Donkey Kong

Coleco & CBS ElectronicsRelease year : 1982
Manufacturer : Coleco/CBS
Developer : Coleco
Type : Platform
Coleco # 2411 - CBS # 4L1922

 

Donkey Kong title screen
Donkey Kong screenshot

 

SCANS OF THE CBS3 MODEL





Front
Ref 7425-2R1
Back
Ref 7425-2R1
Cart
Ref 4L1920
Manuel
Ref 2L2082

Donkey Kong™ is a trademark of Nintendo of America, Inc. ©1981
Package ©1983 CBS Inc., 51 West 52nd Street, N.Y., N.Y. 10019
Program and Audio Visual ©1982 Coleco Industries, Inc. Printed in Holland.
Packaged in The U.K.
ICC 241101
 


 


 
Front
Ref 7425-2R1
Back
Ref 7425-2R1
Cart
Ref 4L1920
 

Donkey Kong™ is a trademark of Nintendo of America, Inc. ©1981
Package ©1983 CBS Inc., 51 West 52nd Street, N.Y., N.Y. 10019
Program and Audio Visual ©1982 Coleco Industries, Inc. Printed in Spain.
Made in Spain
ECC 241101
 

During a long time, I thought this model did not exist. In fact the first model was printed in Holland and packaged in the UK. The second one was printed and made in Spain.

 

Australian variant :


 
 
 
Box
Ref 7425-2R3
Warranty
 
   

Donkey Kong™ is a trademark of Nintendo of America, Inc. ©1981
Package ©1983 CBS Inc., 51 West 52nd Street, N.Y., N.Y. 10019
Program and Audio Visual ©1982 Coleco Industries, Inc.
Made in The U.K. for CBS Electronics, A Division of CBS Records Australia (Incorporated in N.S.W.), 15 Blue Street, North Sidney N.S.W. 2060
Printed in Holland
ACC 241101

 

   

    Cart (D)
Ref 4L1922
Manual (D)
Ref 2L1971

 

SCANS OF THE COLECO1 MODEL R10





Front (U) Back (U) Cart (U) Manual (U)

Box scanned by Chuckwalla

Donkey Kong™ is the trademark of Nintendo of America, Inc. ©1981
Authorized Exclusive Licensee - Coleco Industries, Inc.
Printed in U.S.A. Packaged in U.S.A.
Package, Program and Audiovisual ©1982 Coleco Industries, Inc., Amsterdam, New York 12010.

OTHER MODELS

No CBS2 No CBS4 No Coleco2

REPRODUCTION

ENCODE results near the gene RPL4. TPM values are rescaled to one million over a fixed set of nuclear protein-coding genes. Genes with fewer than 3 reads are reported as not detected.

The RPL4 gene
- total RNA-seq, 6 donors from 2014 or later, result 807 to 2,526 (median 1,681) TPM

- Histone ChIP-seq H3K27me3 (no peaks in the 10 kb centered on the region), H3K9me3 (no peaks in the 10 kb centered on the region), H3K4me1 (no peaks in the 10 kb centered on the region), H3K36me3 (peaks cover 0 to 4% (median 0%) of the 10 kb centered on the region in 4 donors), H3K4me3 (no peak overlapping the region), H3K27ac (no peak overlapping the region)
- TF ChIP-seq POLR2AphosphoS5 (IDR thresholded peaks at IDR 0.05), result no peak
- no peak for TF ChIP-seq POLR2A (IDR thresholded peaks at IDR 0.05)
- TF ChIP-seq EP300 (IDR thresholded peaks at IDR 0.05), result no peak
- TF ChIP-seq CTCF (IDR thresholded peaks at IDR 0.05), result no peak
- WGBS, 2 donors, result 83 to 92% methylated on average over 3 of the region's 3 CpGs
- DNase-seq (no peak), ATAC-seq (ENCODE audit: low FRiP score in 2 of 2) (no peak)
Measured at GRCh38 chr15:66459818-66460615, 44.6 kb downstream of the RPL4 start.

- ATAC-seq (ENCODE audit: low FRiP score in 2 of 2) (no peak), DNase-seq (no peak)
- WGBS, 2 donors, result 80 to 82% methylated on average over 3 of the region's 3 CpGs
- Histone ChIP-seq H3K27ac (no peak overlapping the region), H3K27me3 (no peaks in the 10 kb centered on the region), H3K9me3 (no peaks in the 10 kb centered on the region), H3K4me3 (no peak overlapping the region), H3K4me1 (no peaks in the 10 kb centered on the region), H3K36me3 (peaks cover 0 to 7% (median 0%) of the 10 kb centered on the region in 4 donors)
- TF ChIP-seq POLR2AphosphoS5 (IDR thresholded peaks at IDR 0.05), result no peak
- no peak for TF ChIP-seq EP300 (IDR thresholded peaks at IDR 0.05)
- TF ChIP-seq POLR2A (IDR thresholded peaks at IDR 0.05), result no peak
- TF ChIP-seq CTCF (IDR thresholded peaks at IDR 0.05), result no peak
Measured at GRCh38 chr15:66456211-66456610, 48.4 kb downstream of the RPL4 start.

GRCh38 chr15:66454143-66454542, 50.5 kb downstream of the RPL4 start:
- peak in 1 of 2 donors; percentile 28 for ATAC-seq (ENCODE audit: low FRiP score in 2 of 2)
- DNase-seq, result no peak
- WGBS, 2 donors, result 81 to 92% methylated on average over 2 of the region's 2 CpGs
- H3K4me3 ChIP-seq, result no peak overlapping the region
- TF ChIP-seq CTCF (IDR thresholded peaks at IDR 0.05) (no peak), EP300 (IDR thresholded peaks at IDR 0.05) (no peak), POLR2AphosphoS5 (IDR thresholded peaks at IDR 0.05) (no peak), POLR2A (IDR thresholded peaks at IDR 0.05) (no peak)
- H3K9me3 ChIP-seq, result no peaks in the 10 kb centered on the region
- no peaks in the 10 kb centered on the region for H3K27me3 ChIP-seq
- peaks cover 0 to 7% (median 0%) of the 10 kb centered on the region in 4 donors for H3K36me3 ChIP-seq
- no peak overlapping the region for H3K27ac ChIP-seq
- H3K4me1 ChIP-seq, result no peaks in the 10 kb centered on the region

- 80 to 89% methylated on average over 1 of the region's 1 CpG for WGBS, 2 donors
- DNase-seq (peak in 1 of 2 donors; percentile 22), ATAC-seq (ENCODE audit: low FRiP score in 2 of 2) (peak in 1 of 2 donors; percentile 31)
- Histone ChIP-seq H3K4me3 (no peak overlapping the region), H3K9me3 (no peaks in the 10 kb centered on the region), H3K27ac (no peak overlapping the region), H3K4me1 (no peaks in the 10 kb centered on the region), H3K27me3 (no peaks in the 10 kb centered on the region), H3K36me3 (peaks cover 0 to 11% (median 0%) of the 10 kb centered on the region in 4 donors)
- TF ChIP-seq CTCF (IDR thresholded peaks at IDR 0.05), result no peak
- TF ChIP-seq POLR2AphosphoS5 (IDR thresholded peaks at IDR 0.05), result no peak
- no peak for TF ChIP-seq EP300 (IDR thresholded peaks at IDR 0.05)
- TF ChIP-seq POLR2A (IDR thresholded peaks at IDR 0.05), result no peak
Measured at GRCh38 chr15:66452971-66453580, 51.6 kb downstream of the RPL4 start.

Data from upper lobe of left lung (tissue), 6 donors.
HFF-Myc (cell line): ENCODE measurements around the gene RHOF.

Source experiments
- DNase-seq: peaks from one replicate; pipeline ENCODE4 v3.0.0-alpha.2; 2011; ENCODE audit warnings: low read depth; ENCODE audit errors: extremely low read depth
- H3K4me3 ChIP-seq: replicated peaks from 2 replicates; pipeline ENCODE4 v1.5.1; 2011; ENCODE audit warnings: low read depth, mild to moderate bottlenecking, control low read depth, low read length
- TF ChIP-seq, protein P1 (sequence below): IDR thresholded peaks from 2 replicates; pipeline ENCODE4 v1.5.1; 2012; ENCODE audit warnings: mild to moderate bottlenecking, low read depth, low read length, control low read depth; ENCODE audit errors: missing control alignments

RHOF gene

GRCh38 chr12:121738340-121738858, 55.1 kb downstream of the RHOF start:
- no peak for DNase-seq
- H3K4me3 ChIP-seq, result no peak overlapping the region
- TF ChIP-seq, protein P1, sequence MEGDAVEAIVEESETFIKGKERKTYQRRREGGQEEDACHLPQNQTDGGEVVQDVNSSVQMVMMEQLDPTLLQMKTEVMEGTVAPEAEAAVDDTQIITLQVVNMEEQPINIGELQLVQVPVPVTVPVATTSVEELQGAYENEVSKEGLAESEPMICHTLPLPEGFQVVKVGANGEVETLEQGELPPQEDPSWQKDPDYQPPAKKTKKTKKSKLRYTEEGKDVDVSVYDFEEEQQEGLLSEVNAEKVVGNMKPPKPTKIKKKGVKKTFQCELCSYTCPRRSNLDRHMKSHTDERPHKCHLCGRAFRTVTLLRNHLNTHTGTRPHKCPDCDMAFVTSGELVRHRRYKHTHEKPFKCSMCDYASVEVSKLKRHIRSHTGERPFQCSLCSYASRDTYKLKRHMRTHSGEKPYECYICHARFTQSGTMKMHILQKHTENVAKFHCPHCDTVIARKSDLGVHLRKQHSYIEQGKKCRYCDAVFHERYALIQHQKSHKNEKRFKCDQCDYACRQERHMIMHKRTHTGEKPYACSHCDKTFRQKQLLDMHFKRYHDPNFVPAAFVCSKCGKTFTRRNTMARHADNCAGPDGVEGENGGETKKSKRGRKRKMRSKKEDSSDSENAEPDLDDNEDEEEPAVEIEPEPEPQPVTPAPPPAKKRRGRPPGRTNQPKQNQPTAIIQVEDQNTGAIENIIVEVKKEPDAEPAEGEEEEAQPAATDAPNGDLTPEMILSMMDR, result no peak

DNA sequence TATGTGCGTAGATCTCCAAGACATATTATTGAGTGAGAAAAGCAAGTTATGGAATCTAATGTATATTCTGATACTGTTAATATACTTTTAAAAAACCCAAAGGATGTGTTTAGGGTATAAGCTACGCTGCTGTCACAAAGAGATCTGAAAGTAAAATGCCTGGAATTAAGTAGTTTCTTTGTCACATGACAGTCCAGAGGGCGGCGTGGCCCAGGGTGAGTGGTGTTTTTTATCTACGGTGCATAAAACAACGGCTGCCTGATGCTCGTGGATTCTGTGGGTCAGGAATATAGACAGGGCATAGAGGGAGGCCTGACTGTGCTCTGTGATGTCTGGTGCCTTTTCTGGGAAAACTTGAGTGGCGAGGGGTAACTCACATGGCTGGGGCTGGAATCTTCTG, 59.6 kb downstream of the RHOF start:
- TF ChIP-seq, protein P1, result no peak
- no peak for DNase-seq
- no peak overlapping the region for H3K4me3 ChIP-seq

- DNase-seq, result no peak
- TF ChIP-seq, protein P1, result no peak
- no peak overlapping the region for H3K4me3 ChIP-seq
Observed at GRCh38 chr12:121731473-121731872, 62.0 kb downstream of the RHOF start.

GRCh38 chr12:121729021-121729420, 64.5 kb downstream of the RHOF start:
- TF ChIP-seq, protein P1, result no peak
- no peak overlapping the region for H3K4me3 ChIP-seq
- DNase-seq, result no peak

Donkey Kong
Front Back 3D Cart
       
Box layout Mini box layout Cartridge Sleeve by Troy Schaben

Label Made By: Phil Boland.

       

A box offered by Zeinot.

A box offered by Airam Cruz Pérez.
   

HISTORY

Donkkey Kong & MarioColeco wanted "Donkey Kong", a very hot arcade hit, to be their pack-in. In December '81, they went to Japan to make a deal with Nintendo for the rights to Donkey Kong. The Coleco executive wanted to return to the US to show his lawyers the contract before signing, but was told to sign now, or risk losing Donkey Kong to Atari or Mattel, who were currently going though channels to get the rights themselves. Under the pressure, the Coleco executive signed.

In April '82 Coleco and Nintendo were threatened with lawsuits from Universal Studios who claimed Donkey Kong was an infringement on their King Kong.

Coleco had invested a fortune in the ColecoVision version of Donkey Kong that was only 4 months from its premiere release. Thinking that they didn't stand a chance in court, Coleco decided to settle, agreeing to pay Universal 3% of all Donkey Kong sales.
Nintendo decided to fight it, and some time later actually won. Coleco then filed suit and got some of their lost royalties back.

Source : Colecovision FAQ - Copyright (c) 1998 Kevin Bowen, Thomas J. Crugnale, Joseph M. Huber and James Carter

GAME DESCRIPTION

Based on the sensational Nintendo arcade game, COLECOVISION™ DONKEY KONG™ features an action-packed rescue adventure of man against ape! Donkey Kong™ has stolen Mario’s girlfriend and taken her to the top of a steel structure. Donkey Kong arcade cabinetYou move Mario over girders and up ladders, leap over tumbling barrels, dodge lethal fireballs and jump onto fast-moving elevators, trying to rescue Mario’s girlfriend from Donkey Kong™!

DONKEY KONG™ features three incredible adventures – ramps, rivets and elevators. Your skill and speed determine your point total. How high can you score trying to rescue Mario’s girlfriend?

Port of Nintendo’s arcade game released during July 1981.

OPINION

Strategically sold with the console to push the owners of Atari 2600 and Intellivision to buy a ColecoVision, this port was a total success.

Even if it lacks the intermission scenes between each level and the conveyor belt level, graphics and sounds match the original. If you know the arcade game, you will notice more little differences, but nothing annoying.

This title was a revolution. It brought home arcade quality for the first time.

Note : 5/5

 

MISCELLANEOUS

US catalogue European catalogue

GAME TRIVIA

Zachary Smith at Coleco programmed Donkey Kong.

Paul Jaquays says "I think that for the original release of the system, Donkey Kong may still have been housed in 24K of ROM. They quickly got it down to 16K and then contracted an outside firm (Nice Ideas) to rewrite the code in machine language and get it all onto a single 8K part.
We cut a lot of cool, original play fields from the super versions of Donkey Kong and Donkey Kong Junior. As I understood it, Nintendo would not allow us to create original content based on their game. We could only interpret the existing game play. "

Source: Coleconation #9